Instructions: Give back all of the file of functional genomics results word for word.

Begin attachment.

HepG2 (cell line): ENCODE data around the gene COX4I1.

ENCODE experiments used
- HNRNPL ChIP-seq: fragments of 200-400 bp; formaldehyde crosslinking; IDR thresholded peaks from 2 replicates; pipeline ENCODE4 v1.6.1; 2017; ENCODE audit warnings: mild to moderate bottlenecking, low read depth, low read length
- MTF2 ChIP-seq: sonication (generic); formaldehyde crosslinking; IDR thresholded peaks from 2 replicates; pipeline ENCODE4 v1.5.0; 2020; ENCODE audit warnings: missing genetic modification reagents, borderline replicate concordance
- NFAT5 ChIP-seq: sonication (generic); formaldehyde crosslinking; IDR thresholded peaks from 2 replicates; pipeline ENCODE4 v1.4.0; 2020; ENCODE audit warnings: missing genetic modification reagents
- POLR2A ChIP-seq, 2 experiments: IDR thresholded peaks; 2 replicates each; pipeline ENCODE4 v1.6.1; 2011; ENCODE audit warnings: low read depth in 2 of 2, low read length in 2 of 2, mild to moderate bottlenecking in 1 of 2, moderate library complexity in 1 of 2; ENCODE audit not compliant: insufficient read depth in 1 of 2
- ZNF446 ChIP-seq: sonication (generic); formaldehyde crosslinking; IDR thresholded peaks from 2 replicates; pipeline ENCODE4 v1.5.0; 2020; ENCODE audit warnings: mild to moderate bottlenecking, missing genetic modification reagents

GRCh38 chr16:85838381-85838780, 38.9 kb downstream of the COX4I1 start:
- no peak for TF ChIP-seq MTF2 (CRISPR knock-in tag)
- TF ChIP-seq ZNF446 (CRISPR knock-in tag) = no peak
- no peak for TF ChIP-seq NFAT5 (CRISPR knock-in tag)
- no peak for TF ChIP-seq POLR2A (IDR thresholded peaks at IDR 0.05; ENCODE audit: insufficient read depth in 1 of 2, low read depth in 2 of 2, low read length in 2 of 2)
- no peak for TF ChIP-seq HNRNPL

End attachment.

HepG2 (cell line): ENCODE data around the gene COX4I1.

ENCODE experiments used
- HNRNPL ChIP-seq: fragments of 200-400 bp; formaldehyde crosslinking; IDR thresholded peaks from 2 replicates; pipeline ENCODE4 v1.6.1; 2017; ENCODE audit warnings: mild to moderate bottlenecking, low read depth, low read length
- MTF2 ChIP-seq: sonication (generic); formaldehyde crosslinking; IDR thresholded peaks from 2 replicates; pipeline ENCODE4 v1.5.0; 2020; ENCODE audit warnings: missing genetic modification reagents, borderline replicate concordance
- NFAT5 ChIP-seq: sonication (generic); formaldehyde crosslinking; IDR thresholded peaks from 2 replicates; pipeline ENCODE4 v1.4.0; 2020; ENCODE audit warnings: missing genetic modification reagents
- POLR2A ChIP-seq, 2 experiments: IDR thresholded peaks; 2 replicates each; pipeline ENCODE4 v1.6.1; 2011; ENCODE audit warnings: low read depth in 2 of 2, low read length in 2 of 2, mild to moderate bottlenecking in 1 of 2, moderate library complexity in 1 of 2; ENCODE audit not compliant: insufficient read depth in 1 of 2
- ZNF446 ChIP-seq: sonication (generic); formaldehyde crosslinking; IDR thresholded peaks from 2 replicates; pipeline ENCODE4 v1.5.0; 2020; ENCODE audit warnings: mild to moderate bottlenecking, missing genetic modification reagents

GRCh38 chr16:85838381-85838780, 38.9 kb downstream of the COX4I1 start:
- no peak for TF ChIP-seq MTF2 (CRISPR knock-in tag)
- TF ChIP-seq ZNF446 (CRISPR knock-in tag) = no peak
- no peak for TF ChIP-seq NFAT5 (CRISPR knock-in tag)
- no peak for TF ChIP-seq POLR2A (IDR thresholded peaks at IDR 0.05; ENCODE audit: insufficient read depth in 1 of 2, low read depth in 2 of 2, low read length in 2 of 2)
- no peak for TF ChIP-seq HNRNPL